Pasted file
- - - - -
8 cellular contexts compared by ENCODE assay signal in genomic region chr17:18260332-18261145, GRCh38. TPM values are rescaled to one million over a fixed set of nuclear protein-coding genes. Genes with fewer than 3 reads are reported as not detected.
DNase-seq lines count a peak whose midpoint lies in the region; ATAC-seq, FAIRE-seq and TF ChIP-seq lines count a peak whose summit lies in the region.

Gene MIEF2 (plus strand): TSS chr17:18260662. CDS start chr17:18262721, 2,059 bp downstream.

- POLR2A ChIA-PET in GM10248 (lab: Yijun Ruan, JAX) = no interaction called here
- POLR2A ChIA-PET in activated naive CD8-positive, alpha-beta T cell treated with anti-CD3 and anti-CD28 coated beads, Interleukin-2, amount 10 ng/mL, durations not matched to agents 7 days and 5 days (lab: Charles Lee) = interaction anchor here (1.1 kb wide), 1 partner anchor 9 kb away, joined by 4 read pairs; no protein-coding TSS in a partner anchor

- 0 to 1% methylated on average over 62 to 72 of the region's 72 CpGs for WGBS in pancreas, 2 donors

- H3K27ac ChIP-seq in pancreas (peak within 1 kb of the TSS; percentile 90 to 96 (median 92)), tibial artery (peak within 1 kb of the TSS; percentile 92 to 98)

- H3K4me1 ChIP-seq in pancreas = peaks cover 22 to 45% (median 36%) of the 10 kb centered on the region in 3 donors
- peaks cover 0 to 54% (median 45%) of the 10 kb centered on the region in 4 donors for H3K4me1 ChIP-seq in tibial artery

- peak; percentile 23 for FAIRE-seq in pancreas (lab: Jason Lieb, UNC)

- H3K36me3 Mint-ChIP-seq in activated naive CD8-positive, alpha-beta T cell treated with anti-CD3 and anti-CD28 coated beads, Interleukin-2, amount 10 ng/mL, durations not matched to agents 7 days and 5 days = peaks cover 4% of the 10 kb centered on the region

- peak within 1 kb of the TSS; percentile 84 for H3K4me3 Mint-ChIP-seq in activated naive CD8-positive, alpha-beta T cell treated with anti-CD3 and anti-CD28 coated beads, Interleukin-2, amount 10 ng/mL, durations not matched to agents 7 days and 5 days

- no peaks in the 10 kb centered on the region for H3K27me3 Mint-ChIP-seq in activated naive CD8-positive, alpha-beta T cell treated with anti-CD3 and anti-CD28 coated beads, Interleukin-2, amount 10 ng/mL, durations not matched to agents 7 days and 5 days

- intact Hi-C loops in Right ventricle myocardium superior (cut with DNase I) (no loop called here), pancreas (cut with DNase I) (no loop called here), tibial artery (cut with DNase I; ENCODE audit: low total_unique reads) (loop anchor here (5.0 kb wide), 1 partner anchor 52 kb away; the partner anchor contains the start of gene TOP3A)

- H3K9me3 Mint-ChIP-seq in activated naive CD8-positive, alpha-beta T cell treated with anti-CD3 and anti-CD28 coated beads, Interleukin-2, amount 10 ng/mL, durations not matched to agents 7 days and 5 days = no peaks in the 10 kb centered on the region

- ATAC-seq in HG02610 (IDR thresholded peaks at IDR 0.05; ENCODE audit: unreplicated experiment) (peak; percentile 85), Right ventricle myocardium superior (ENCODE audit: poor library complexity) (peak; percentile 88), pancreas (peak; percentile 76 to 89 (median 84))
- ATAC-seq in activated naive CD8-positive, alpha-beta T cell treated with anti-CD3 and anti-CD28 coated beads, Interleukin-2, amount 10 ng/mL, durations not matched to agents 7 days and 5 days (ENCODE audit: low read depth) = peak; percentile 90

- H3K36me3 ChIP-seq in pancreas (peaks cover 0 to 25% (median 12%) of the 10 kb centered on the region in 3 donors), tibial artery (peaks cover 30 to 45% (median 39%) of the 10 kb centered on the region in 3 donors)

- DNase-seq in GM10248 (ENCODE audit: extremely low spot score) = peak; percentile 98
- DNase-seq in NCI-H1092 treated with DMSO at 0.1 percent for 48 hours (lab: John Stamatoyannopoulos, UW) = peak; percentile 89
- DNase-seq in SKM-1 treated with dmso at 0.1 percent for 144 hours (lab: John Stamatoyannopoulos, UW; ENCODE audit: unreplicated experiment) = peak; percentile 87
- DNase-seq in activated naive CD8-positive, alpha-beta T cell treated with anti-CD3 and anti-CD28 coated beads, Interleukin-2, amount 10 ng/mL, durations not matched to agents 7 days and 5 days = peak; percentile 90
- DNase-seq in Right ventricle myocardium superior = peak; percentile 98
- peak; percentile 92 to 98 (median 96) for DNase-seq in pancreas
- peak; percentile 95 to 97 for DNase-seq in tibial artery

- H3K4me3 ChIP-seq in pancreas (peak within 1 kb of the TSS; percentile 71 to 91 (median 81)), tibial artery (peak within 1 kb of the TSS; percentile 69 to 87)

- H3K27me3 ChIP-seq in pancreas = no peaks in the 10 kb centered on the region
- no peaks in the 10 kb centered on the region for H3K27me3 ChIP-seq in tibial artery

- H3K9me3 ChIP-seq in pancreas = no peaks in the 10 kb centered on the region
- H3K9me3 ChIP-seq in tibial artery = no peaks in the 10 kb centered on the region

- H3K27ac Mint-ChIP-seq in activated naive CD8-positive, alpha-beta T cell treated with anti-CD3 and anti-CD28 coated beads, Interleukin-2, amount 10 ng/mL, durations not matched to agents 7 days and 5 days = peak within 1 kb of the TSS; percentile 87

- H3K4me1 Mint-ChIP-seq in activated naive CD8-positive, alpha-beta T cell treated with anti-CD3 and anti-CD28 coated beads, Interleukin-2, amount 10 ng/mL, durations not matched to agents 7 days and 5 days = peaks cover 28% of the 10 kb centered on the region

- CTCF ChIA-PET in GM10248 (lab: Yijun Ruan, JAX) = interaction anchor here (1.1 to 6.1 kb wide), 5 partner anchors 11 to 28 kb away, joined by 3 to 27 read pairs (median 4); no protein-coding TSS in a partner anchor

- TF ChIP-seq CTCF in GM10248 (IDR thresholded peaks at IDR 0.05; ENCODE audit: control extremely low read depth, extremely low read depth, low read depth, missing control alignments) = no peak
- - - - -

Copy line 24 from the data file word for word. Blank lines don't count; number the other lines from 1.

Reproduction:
- peak; percentile 92 to 98 (median 96) for DNase-seq in pancreas